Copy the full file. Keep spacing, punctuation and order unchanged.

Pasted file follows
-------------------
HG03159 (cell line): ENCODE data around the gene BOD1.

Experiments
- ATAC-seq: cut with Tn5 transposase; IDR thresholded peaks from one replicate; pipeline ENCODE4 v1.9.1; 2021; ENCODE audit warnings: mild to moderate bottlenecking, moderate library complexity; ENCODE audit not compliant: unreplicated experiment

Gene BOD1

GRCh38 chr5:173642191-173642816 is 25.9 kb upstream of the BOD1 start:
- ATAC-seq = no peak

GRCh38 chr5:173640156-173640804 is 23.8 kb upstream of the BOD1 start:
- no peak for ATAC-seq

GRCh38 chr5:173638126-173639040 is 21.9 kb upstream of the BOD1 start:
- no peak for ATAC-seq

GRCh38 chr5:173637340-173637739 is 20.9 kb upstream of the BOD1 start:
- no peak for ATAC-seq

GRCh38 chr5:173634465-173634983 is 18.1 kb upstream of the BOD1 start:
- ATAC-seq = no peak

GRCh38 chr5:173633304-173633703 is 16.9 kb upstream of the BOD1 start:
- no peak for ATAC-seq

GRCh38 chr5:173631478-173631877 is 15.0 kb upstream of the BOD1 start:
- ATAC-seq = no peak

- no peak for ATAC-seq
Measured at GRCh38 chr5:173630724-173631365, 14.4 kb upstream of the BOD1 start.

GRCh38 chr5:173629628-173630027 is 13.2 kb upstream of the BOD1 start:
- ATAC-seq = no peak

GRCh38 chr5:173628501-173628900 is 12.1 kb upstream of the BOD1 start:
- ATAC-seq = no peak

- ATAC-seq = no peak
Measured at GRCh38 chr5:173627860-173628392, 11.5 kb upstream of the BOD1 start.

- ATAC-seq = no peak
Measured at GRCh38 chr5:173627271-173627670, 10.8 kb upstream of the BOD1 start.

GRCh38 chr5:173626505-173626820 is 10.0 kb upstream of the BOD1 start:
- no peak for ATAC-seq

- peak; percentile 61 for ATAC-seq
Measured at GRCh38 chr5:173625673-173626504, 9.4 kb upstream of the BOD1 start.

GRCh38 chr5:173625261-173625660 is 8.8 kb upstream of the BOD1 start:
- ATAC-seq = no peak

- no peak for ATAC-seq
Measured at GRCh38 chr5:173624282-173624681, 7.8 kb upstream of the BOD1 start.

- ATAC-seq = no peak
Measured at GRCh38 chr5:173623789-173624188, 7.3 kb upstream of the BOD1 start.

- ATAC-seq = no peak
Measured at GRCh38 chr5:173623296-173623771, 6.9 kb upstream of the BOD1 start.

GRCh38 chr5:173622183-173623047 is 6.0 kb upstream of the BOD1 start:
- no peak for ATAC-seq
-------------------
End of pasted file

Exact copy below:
HG03159 (cell line): ENCODE data around the gene BOD1.

Experiments
- ATAC-seq: cut with Tn5 transposase; IDR thresholded peaks from one replicate; pipeline ENCODE4 v1.9.1; 2021; ENCODE audit warnings: mild to moderate bottlenecking, moderate library complexity; ENCODE audit not compliant: unreplicated experiment

Gene BOD1

GRCh38 chr5:173642191-173642816 is 25.9 kb upstream of the BOD1 start:
- ATAC-seq = no peak

GRCh38 chr5:173640156-173640804 is 23.8 kb upstream of the BOD1 start:
- no peak for ATAC-seq

GRCh38 chr5:173638126-173639040 is 21.9 kb upstream of the BOD1 start:
- no peak for ATAC-seq

GRCh38 chr5:173637340-173637739 is 20.9 kb upstream of the BOD1 start:
- no peak for ATAC-seq

GRCh38 chr5:173634465-173634983 is 18.1 kb upstream of the BOD1 start:
- ATAC-seq = no peak

GRCh38 chr5:173633304-173633703 is 16.9 kb upstream of the BOD1 start:
- no peak for ATAC-seq

GRCh38 chr5:173631478-173631877 is 15.0 kb upstream of the BOD1 start:
- ATAC-seq = no peak

- no peak for ATAC-seq
Measured at GRCh38 chr5:173630724-173631365, 14.4 kb upstream of the BOD1 start.

GRCh38 chr5:173629628-173630027 is 13.2 kb upstream of the BOD1 start:
- ATAC-seq = no peak

GRCh38 chr5:173628501-173628900 is 12.1 kb upstream of the BOD1 start:
- ATAC-seq = no peak

- ATAC-seq = no peak
Measured at GRCh38 chr5:173627860-173628392, 11.5 kb upstream of the BOD1 start.

- ATAC-seq = no peak
Measured at GRCh38 chr5:173627271-173627670, 10.8 kb upstream of the BOD1 start.

GRCh38 chr5:173626505-173626820 is 10.0 kb upstream of the BOD1 start:
- no peak for ATAC-seq

- peak; percentile 61 for ATAC-seq
Measured at GRCh38 chr5:173625673-173626504, 9.4 kb upstream of the BOD1 start.

GRCh38 chr5:173625261-173625660 is 8.8 kb upstream of the BOD1 start:
- ATAC-seq = no peak

- no peak for ATAC-seq
Measured at GRCh38 chr5:173624282-173624681, 7.8 kb upstream of the BOD1 start.

- ATAC-seq = no peak
Measured at GRCh38 chr5:173623789-173624188, 7.3 kb upstream of the BOD1 start.

- ATAC-seq = no peak
Measured at GRCh38 chr5:173623296-173623771, 6.9 kb upstream of the BOD1 start.

GRCh38 chr5:173622183-173623047 is 6.0 kb upstream of the BOD1 start:
- no peak for ATAC-seq